A 69-year-old man is evaluated for low back discomfort. He has a history of metastatic prostate cancer to the spine without evidence of spinal cord compression. He is ambulatory and functional in all activities of daily living. He recently received palliative radiation therapy to treat metastatic disease in L1 and L3. The patient takes at least two naproxen 250-mg tablets daily. The pain medication reduces, but does not eliminate, his back discomfort.
On physical examination, vital signs are normal as are results of neurologic and mental status examinations. There is no point tenderness over the lumbar vertebrae.
The most appropriate next therapeutic step is to add a short-acting opioid. The pain in patients with advanced malignancy often outpaces the ability of non-narcotic analgesics to control the pain. In patients with cancer who have mild to moderate pain such as this one, an effective strategy is moving to step 2 on the World Health Organization three-step pain relief ladder by prescribing an intermittent low-dose narcotic in addition to adjuvant, non-narcotic pain medicine. Appropriate choices include immediate-release formulations of oxycodone, morphine, or oxymorphone.
Initiating a long-acting narcotic such as a fentanyl transdermal patch or extended-release oxycodone would not be indicated until the patient's pain is adequately controlled with short-acting narcotics, which can be rapidly titrated to achieve adequate pain control. Once pain control is established, the cumulative dose of the short-acting opioid can be used to calculate an effective dose of a long-acting opioid, with the dose reduced by 30% to 50% and access to a short-acting opioid maintained for break-through pain. If the short-acting opioid is needed more than three times daily, the amount of long-acting opioid is increased.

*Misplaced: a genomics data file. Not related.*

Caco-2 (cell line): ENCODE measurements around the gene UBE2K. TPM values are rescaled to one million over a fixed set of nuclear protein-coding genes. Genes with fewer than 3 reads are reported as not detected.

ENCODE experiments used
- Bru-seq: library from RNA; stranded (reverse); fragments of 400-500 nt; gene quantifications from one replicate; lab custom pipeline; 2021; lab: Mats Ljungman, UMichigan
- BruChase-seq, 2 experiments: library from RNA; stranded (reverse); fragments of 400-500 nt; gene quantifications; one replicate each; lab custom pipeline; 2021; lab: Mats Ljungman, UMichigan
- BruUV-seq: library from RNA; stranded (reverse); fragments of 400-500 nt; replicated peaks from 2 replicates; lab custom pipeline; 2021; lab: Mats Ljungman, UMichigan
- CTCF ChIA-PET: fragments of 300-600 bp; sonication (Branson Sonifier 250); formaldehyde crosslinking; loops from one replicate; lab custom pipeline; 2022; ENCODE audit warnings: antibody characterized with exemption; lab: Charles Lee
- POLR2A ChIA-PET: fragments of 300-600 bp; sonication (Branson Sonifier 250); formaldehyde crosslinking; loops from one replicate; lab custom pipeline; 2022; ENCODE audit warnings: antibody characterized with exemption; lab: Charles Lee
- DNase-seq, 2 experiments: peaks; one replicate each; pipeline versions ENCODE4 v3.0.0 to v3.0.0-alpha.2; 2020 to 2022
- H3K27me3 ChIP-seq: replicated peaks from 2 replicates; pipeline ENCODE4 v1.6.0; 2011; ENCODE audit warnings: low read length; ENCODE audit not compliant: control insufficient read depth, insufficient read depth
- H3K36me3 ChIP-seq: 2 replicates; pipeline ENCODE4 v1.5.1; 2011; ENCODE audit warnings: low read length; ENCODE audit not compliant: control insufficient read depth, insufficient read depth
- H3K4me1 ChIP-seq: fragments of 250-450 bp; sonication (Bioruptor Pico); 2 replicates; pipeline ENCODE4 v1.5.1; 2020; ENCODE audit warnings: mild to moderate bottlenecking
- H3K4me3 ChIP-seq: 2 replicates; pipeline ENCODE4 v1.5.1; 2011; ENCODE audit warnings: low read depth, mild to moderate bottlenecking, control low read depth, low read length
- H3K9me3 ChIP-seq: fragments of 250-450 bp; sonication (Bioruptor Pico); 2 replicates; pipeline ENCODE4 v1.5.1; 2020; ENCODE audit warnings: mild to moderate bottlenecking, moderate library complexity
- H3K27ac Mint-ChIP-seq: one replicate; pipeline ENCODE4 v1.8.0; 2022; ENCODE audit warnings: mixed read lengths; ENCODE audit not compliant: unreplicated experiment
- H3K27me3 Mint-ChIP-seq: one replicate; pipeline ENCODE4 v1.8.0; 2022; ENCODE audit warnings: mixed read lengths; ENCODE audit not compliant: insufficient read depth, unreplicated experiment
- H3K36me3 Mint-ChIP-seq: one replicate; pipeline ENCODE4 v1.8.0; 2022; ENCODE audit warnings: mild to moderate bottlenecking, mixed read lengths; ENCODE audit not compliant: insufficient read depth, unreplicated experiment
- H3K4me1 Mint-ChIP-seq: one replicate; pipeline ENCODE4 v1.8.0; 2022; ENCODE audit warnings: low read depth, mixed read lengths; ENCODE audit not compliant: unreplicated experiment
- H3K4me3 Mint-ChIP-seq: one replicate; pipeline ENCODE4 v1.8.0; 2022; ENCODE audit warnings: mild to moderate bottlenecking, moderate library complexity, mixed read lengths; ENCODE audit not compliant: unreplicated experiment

Changing to a different NSAID is much less likely to control this patient's pain than is adding a short-acting opioid analgesic.
- For mild to moderate cancer-associated pain, a short-acting opioid is indicated when non-opioid drugs fail to adequately control pain.